One of my first commissions as a picture book illustrator was an old Norwegian folk tale, namely East of The Sun, West of The Moon. The title brings to mind some beautiful images made by the illustrator Theodor Kittelsen, who illustrated The Polar bear King. The two stories probably have the same origin, but there are also differences. And Kittelsen, who I admire very much has chosen a slightly different angle. In his images the white bear have features that makes him resemble the trolls he has drawn several times and that served him the fame he later achieved.
The princess riding on the back of the bear is strangely anonymous, her features are so vague.
To me, the girl herself was essential and I wanted to show her development.

The story tells of a girl who is youngest of all her sisters. We hear in the story the sisters are out playing, so we understand she is probably under age when the story starts. Even so her poor parents promise a white bear to marry their daughter. In return they will have economical compensation that will end their poverty. A stormy Thursday night the bear comes to collect the girl, who much against her will has to depart from her family.

The bear installs her in his castle and in the night he comes to her in the shape of a man. The next day he is again a bear, and she must promise never tothrow light at him in his human shape. Despite a good life, she is homesick, and finally the bear agrees to letting her visit her family.
Her mother soon manages to get the full story of her life with the bear, and convinces her she should light a candle to see who he is.
Coming back to the caste she lights the candle in the night and immideately falls in love with the beautiful prince sleeping at her side.
Spilling wax from the candle on his shirt he wakes up, and in anger and sorrow tells her he now must part. Had she waited only three days he would have been a free man: Now he must go east of the sun, west of the moon, to marry a troll princess. Her mother has cast a spell on her so he has the shape of a bear in day light. The girl cries bitterly, and she wakes up the next morning alone in a green slope in the forest. This is the turning point of the story. Having been a passive victim of other peoples decisions, she now starts to take action and to accept the concequences of her choices. Through long struggles she finally travels with the wind, finding the troll castle. She negotiates with the trolls, and is reunited with the prince on the eveneing before his marriage to the ptroll princess. The trolls try to wash off the wax stains from his shirt, but every attempt just makes the shirt look worse. Finally the girl has a possibility to try, and she removes all stains until the shirt is shiny and white. The trolls explode in fury, turning to stone.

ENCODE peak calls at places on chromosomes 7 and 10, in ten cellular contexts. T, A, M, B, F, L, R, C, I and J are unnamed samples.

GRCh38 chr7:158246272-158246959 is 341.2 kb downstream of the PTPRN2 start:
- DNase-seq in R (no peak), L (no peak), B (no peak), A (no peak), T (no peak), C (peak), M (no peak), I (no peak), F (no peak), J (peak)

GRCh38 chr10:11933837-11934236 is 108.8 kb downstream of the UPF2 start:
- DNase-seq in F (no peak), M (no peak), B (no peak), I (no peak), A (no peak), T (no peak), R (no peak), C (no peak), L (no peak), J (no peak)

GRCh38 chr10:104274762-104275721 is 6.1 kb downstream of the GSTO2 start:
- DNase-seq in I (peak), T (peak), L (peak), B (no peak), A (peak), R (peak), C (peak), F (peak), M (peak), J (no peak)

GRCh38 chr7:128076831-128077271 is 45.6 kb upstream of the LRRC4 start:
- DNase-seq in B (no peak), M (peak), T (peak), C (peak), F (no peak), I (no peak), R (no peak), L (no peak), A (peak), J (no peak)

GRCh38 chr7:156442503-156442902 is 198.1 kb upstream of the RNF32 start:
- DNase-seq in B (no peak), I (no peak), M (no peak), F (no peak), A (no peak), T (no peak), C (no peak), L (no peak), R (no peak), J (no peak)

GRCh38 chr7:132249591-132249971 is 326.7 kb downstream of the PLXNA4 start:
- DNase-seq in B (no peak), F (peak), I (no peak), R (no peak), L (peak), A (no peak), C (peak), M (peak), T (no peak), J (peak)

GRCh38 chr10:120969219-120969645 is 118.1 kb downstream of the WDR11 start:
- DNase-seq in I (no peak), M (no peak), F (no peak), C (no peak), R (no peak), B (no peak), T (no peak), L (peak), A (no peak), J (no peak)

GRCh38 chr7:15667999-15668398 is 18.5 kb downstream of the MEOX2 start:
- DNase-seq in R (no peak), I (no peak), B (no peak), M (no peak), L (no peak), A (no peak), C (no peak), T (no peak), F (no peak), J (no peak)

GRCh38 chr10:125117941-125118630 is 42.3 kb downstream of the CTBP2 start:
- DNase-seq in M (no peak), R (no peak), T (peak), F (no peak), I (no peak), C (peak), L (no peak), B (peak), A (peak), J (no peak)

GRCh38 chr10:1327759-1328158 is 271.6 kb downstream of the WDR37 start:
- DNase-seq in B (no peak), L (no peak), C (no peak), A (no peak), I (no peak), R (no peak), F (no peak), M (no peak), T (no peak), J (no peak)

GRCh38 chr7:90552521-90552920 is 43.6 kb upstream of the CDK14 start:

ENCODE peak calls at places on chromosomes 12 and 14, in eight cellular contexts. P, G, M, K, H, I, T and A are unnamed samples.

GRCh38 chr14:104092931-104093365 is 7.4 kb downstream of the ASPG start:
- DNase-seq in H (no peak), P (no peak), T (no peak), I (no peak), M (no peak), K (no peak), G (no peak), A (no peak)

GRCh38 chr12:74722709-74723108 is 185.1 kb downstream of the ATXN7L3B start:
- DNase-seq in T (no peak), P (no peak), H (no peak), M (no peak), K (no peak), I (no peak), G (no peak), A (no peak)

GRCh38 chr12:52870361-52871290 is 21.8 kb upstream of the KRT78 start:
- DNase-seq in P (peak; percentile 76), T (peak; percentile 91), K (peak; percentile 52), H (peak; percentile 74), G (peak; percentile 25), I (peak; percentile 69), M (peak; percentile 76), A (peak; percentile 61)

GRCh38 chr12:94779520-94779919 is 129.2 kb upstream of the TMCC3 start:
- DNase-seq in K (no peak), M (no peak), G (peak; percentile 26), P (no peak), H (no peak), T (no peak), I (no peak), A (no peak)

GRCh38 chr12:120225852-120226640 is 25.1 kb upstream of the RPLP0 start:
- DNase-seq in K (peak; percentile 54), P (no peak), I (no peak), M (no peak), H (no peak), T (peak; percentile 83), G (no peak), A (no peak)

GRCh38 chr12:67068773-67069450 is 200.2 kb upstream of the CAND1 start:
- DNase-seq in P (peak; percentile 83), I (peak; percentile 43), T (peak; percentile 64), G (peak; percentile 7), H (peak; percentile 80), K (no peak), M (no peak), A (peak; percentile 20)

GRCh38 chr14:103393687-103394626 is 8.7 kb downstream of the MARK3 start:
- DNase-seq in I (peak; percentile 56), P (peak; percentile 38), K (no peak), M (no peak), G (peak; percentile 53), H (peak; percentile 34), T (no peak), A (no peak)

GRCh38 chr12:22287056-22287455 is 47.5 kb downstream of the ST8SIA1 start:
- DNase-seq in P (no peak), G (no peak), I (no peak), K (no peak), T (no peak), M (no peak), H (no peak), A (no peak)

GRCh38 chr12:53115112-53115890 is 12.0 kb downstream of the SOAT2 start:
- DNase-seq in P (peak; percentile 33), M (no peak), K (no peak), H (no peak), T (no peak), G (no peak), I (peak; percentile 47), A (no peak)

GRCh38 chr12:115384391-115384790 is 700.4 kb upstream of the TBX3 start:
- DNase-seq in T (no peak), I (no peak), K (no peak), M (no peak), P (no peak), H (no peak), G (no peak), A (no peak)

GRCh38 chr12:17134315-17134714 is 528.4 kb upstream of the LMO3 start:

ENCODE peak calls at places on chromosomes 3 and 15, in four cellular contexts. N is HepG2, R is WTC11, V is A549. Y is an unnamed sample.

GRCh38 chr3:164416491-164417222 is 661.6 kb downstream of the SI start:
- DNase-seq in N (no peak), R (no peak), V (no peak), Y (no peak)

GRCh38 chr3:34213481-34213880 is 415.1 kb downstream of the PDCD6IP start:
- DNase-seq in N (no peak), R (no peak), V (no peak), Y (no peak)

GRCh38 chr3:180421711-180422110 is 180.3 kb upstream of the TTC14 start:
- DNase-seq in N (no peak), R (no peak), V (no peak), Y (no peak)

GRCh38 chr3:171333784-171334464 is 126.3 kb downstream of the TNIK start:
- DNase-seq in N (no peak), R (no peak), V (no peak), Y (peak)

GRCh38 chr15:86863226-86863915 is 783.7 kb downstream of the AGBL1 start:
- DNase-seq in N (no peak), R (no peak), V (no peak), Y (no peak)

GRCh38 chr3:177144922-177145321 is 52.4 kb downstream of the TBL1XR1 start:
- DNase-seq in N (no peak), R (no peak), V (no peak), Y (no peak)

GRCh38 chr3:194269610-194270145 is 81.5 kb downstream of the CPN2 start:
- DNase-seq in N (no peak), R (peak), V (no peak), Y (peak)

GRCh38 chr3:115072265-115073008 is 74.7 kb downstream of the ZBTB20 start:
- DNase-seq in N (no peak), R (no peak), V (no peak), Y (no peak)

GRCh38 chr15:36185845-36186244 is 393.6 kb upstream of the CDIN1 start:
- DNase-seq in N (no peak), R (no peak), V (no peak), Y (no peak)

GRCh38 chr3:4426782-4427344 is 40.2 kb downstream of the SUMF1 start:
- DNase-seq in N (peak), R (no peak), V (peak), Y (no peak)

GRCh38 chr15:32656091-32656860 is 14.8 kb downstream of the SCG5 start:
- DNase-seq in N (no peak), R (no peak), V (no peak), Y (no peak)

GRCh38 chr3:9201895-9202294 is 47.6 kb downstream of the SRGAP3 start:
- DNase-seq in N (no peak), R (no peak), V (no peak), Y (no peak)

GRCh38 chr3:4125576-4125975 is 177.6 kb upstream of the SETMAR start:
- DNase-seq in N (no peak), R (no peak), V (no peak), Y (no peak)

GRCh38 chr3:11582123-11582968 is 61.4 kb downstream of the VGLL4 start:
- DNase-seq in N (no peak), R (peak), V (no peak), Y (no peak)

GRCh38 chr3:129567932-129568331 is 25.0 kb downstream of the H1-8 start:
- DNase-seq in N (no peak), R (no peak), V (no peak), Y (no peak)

And the prince and the girl are free to leave - and marry.

About the illustrations
The commission was part of a serial Cappelen made in the early nineties. All the other boks were in colors, so they opposed the idea of making penicl drawings, as I had wished. I chose a technique that was both time consuming - and expensive:
First I made pencil drawings, photographed them, developed them on photo paper. The photos were bleached, sepiatoned - and finally retouched with aquarelle and oil colors. A very slow process, and I would never have don ehte same today! The drawing above is inspired by a place I am very fond of, in the valley Hemsedal. Seeing the drawing in my archive now, I immediately want to go back to this wonderful place.
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